Bamboo Flooring a Brief Overview of Uses and Expectations

Bamboo: A Better Alternative to Hardwood or Laminate

Bamboo is one of the most recent and exciting items to enter the flooring industry. Though initially passed off by some flooring professionals as a trendy product, bamboo has emerged as an actual flooring option that is attractive, durable flexible, affordable, and extremely green. Due to these qualities, the popularity of bamboo has grown tremendously over the last few years. After understanding the process of making bamboo as well as the variety of styles available, durability, and the impact on the environment it is possible to decide for yourself if bamboo will be your latest flooring choice.

What exactly is bamboo?

Bamboo is grass that is found in almost all parts of the earth. Bamboo flooring is most commonly grown in China, Vietnam, Indonesia. Bamboo can grow to three feet each day in these regions and is harvested every five or six years. This harvesting does not kill the bamboo and in fact the bamboo will continue to grow new stalks without the need to

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The result is a wood that has a Janka hardness rating of up to 25% greater than red oak and equivalent to North American maple. Bamboo is a grass, and therefore is more resistant to moisture than hardwoods. This means that it is less prone to expansion than other hardwoods. Ultimately bamboo flooring is strong, durable, and can be sanded and restored like other hardwood floors, yet it is unrivaled in its positive environmental impact.

Manufacturing Process

After the stalks are cut into pieces, they can be cut to the lengths required. Then, push them against knives to make splits. These splits are then flattened before being put through a four sided mill. In order to get the carbonized hue, some of these splits can be steamed. Bamboo is made up of natural sugars inside it that when steamed will transform the bamboo into an intense brown color. To get rid of the most moisture, the bamboo is then kiln dried. After drying the splits are then glued to one another and then hot pressed into planks. The planks then go into a planer that also cuts the grooves and tongue. From here they are polished, sanded, and then boxed.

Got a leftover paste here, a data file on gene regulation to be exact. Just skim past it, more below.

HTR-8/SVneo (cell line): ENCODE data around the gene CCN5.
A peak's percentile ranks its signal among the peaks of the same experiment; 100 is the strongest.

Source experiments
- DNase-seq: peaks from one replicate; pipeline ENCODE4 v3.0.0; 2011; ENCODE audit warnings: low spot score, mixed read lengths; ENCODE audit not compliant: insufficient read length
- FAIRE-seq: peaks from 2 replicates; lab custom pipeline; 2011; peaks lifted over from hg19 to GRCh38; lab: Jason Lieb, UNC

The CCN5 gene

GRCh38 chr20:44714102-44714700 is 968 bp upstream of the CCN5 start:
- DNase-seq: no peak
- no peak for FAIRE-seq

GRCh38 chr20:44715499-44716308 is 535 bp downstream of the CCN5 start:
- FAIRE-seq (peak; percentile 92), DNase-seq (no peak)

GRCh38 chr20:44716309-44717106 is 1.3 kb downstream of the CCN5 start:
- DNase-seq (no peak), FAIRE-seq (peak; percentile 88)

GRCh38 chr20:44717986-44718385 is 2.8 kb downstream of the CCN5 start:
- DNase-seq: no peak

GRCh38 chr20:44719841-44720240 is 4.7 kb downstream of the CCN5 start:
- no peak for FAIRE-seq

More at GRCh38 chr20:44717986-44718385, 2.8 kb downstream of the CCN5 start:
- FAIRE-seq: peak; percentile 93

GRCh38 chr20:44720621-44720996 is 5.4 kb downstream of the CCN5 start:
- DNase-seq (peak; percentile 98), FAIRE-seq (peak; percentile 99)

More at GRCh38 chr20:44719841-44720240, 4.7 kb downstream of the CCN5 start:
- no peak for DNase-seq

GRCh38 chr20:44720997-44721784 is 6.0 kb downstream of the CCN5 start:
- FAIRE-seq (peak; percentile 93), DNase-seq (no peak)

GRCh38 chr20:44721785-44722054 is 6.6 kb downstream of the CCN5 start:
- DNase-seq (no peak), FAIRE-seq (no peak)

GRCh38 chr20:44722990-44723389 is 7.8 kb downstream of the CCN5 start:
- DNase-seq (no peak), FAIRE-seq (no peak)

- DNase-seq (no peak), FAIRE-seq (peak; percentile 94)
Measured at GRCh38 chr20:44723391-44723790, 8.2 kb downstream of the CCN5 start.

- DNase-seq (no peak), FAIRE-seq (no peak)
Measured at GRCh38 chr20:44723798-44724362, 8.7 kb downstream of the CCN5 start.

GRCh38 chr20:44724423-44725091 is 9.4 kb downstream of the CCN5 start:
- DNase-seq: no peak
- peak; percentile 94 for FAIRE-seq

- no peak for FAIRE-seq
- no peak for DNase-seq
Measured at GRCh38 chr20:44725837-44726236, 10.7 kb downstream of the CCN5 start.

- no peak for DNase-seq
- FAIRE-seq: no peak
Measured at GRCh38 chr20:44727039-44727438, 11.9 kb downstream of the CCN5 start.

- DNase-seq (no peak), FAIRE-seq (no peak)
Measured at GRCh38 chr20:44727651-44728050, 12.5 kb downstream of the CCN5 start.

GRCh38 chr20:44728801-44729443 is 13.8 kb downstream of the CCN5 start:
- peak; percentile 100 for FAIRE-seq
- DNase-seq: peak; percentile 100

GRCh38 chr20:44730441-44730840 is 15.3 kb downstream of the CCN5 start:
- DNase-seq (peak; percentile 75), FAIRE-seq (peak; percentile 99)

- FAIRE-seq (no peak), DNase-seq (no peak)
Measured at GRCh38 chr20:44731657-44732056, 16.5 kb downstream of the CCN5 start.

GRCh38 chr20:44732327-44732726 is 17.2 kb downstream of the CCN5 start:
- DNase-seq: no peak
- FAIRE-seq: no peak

Horizontal, Vertical and Strand Woven

Bamboo flooring is available in vertical grain, horizontal grain and strand woven. Each style has its own unique look and performance. Horizontal grain is created by placing the splits horizontally, stacked three-high, then joining them. The final product has an appearance like bamboo stalks, where one can see the knuckles of the bamboo. Vertical grain is created by placing the splits vertically and the glueing process is then applied to them. This gives a distinctive look of long, narrow strips, with the knuckles largely hidden. Bamboo woven in strands is created by mixing various scraps of bamboo, gluing them together and compressing it. It is possible to see knuckles as the result. The horizontal grain usually around 2-5% more supple than the vertical grain. This is a tiny variation that should not be taken into account when selecting a flooring style. The strands that are woven be an Janka rating of up to 4000 due to the compression process that occurs in the process of manufacturing. Bamboo strand-woven is the hardest wood.

Natural Stained, Carbonized, Stained and Handscraped